Bangladeshi union leaders have rejected new labour law proposals drawn up by the government, saying they failed to improve their right to organize workers and guarantee freedom of association.
At the end of May, the Executive Committee of IndustriALL Global Union adopted a four-point action plan for Bangladesh:
- Implementation of the Accord on Fire and Building Safety
- Labour law reform to secure freedom of association
- Raising the minimum wage from US$38 a month to reach living wage by 2015
- Launching a massive organizing project to ensure union presence in 5,000 garment factories
Following international pressure and a high-level ILO mission to Bangladesh in May, the Bangladeshi government adopted a proposal on a labour law reform to be presented to the parliament. However, early positive signs have all but evaporated and the package has proved to be a deception. Respect for the ILO Declaration on Fundamental Principles and Rights at Work, in particular the rights to organize unions and bargain collectively, is severely lacking.
As an improvement, a former provision that factory owners be given the names of workers wishing to join unions may disappear in the new law. However, Bangladeshi union leaders point out that severe obstacles to unionization, registering of unions, collective bargaining, and the right to conduct strikes remain. In addition, the 360,000 workers in Bangladesh’s eight export processing zones will remain excluded from protection under the labour law, instead relegated to a separate law that prohibits workers from forming a union.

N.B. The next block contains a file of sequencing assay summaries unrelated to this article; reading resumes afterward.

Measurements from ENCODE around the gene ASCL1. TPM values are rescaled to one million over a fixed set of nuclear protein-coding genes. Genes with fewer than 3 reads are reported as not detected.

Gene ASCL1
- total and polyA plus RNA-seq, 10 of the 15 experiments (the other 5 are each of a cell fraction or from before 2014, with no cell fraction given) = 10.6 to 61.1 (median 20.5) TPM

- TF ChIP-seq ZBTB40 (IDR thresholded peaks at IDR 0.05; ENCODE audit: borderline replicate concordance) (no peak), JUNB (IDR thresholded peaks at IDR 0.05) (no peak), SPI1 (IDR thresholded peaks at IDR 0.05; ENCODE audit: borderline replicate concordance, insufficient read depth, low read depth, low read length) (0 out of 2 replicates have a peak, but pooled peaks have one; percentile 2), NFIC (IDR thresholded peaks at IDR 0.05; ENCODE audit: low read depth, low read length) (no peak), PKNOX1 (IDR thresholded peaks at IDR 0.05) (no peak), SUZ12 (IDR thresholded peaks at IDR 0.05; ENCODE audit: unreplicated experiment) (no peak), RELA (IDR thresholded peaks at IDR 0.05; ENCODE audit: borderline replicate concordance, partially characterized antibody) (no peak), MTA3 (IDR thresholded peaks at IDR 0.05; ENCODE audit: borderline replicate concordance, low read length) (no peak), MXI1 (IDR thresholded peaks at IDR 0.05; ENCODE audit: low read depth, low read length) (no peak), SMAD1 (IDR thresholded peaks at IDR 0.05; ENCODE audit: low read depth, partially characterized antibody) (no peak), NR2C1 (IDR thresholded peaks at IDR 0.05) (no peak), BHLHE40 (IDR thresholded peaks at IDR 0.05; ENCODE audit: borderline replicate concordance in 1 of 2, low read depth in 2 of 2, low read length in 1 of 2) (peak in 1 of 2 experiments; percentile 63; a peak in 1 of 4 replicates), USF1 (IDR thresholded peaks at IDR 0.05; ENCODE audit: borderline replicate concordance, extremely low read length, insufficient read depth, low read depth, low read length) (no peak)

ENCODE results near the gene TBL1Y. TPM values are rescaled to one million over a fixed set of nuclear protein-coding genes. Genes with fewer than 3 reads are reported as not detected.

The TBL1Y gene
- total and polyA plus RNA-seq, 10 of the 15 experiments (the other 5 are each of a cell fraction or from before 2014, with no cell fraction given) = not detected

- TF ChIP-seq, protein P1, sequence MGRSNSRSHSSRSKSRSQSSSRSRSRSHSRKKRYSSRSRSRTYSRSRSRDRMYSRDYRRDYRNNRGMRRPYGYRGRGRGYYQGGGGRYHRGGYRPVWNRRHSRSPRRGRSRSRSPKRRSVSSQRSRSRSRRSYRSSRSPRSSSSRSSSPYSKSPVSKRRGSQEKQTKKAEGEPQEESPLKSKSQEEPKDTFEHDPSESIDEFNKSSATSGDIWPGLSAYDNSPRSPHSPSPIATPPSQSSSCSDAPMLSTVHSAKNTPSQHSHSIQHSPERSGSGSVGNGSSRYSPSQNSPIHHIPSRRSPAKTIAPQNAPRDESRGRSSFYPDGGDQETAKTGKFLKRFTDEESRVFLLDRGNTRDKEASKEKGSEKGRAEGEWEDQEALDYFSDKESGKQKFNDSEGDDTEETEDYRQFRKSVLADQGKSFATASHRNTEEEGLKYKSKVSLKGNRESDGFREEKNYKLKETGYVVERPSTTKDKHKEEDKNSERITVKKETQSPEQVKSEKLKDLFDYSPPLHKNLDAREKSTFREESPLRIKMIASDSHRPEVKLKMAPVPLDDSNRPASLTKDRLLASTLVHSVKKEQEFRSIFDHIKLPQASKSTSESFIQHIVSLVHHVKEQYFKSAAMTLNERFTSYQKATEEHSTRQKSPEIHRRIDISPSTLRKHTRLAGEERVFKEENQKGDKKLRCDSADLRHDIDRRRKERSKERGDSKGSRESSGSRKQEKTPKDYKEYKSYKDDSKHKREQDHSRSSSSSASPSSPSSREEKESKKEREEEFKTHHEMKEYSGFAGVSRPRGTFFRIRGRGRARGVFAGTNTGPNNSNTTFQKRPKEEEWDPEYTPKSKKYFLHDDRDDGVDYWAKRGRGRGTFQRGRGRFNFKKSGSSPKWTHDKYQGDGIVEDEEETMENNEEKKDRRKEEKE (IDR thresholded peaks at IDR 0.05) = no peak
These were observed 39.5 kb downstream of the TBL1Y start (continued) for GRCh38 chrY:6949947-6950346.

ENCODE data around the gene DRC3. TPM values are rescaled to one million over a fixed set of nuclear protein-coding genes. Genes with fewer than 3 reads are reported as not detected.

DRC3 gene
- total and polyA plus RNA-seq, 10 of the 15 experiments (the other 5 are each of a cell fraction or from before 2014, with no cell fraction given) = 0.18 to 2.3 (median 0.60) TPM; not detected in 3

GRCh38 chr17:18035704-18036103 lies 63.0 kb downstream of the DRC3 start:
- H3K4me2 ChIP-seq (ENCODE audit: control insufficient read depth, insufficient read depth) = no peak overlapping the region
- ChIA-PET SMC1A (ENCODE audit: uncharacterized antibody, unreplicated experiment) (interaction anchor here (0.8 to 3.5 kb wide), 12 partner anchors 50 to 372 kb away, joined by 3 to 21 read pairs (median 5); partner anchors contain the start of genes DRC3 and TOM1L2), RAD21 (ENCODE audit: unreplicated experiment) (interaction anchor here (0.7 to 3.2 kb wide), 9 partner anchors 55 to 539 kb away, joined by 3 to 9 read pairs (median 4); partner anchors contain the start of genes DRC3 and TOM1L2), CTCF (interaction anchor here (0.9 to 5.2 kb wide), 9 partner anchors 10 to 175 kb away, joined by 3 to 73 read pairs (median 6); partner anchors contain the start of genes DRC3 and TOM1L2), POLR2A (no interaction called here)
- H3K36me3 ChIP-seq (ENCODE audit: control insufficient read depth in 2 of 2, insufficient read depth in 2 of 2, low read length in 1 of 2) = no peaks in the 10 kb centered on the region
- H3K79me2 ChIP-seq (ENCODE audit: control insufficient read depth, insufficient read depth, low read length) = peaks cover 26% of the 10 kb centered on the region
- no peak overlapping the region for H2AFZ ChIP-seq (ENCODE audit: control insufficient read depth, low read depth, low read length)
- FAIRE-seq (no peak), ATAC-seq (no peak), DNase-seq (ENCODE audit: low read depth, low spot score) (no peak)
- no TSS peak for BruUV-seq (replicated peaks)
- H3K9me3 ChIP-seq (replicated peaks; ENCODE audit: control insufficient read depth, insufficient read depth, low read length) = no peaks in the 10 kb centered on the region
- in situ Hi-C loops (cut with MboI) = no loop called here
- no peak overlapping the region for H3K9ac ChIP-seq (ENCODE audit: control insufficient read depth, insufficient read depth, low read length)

Also the campaign for an increase in the minimum wage from 38 USD a month for four million Bangladeshi garment workers remains stalled, as a result of employers’ resistance.
With so many factory owners holding seats in parliament, it is no surprise that workers’ rights are still being stifled,
said Sharan Burron, general secretary of the International Trade Union Confederation (ITUC). Burrow called upon the US and EU to step up pressure for real reform.
Rana Plaza and other industrial homicides have demonstrated why Bangladeshi garment workers need strong national unions and local level union and safety representatives. A labour law reform that guarantees the rights enshrined in ILO Conventions is a necessary starting point for that,
said Jyrki Raina, general secretary of IndustriALL Global Union.